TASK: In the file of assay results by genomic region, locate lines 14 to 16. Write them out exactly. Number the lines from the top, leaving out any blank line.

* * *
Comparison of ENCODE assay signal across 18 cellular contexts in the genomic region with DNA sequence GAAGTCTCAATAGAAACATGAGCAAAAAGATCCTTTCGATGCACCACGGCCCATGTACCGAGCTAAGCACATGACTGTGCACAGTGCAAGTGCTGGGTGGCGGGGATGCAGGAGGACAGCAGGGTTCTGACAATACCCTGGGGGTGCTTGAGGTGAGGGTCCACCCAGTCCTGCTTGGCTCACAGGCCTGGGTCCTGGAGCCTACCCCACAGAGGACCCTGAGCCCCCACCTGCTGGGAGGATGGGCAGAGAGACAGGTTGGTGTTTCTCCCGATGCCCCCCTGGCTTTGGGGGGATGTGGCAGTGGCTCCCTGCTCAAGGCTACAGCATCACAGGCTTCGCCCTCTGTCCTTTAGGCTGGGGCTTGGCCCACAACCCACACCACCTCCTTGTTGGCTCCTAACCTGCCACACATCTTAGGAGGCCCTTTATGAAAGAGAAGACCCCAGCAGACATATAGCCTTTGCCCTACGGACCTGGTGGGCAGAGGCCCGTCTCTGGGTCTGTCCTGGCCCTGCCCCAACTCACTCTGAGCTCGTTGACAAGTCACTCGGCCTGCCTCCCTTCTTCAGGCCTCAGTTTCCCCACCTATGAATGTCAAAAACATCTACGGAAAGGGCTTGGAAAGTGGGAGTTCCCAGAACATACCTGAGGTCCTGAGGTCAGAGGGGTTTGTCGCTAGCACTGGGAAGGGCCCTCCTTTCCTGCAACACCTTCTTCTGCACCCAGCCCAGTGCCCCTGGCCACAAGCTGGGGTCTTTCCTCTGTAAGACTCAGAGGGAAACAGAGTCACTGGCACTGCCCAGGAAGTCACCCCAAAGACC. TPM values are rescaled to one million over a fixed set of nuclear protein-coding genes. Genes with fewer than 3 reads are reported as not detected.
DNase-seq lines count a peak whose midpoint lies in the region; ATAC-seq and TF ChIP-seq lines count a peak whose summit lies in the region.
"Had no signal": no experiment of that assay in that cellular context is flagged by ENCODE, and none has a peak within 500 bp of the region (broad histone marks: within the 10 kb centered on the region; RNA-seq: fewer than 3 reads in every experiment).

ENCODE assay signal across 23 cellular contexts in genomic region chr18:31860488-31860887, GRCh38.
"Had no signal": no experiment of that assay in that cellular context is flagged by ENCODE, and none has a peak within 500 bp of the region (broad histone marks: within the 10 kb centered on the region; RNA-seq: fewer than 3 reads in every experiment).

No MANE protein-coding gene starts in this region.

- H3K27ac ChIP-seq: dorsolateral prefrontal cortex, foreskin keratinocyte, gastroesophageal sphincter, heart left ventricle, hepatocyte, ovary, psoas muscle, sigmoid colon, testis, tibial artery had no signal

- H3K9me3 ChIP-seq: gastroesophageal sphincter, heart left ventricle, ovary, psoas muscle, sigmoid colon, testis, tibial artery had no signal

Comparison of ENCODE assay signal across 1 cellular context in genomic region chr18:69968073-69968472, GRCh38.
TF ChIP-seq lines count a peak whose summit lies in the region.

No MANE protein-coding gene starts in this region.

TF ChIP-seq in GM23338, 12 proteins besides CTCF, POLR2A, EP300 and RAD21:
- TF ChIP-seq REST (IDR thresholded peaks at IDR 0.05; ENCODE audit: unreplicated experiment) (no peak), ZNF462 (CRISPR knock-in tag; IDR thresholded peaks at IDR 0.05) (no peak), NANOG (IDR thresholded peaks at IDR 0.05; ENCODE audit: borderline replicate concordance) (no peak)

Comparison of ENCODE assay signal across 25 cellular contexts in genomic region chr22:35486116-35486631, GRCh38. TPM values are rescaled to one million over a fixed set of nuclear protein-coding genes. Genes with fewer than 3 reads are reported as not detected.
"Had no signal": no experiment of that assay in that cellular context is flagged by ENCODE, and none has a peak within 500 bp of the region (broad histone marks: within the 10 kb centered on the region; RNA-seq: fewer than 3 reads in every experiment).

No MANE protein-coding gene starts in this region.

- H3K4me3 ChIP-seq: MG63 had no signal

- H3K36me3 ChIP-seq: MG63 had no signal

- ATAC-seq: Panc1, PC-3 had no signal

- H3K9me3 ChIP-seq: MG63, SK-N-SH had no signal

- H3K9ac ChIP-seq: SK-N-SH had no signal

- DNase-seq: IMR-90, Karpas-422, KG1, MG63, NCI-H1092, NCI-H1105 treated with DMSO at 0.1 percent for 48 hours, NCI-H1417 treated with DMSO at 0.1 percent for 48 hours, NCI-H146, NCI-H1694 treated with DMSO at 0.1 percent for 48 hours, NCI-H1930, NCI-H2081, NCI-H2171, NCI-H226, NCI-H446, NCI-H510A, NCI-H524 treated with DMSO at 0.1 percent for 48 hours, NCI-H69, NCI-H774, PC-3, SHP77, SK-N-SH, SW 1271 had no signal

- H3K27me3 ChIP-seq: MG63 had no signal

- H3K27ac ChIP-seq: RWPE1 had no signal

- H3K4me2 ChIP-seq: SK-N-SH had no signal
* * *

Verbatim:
Comparison of ENCODE assay signal across 25 cellular contexts in genomic region chr22:35486116-35486631, GRCh38. TPM values are rescaled to one million over a fixed set of nuclear protein-coding genes. Genes with fewer than 3 reads are reported as not detected.
"Had no signal": no experiment of that assay in that cellular context is flagged by ENCODE, and none has a peak within 500 bp of the region (broad histone marks: within the 10 kb centered on the region; RNA-seq: fewer than 3 reads in every experiment).

No MANE protein-coding gene starts in this region.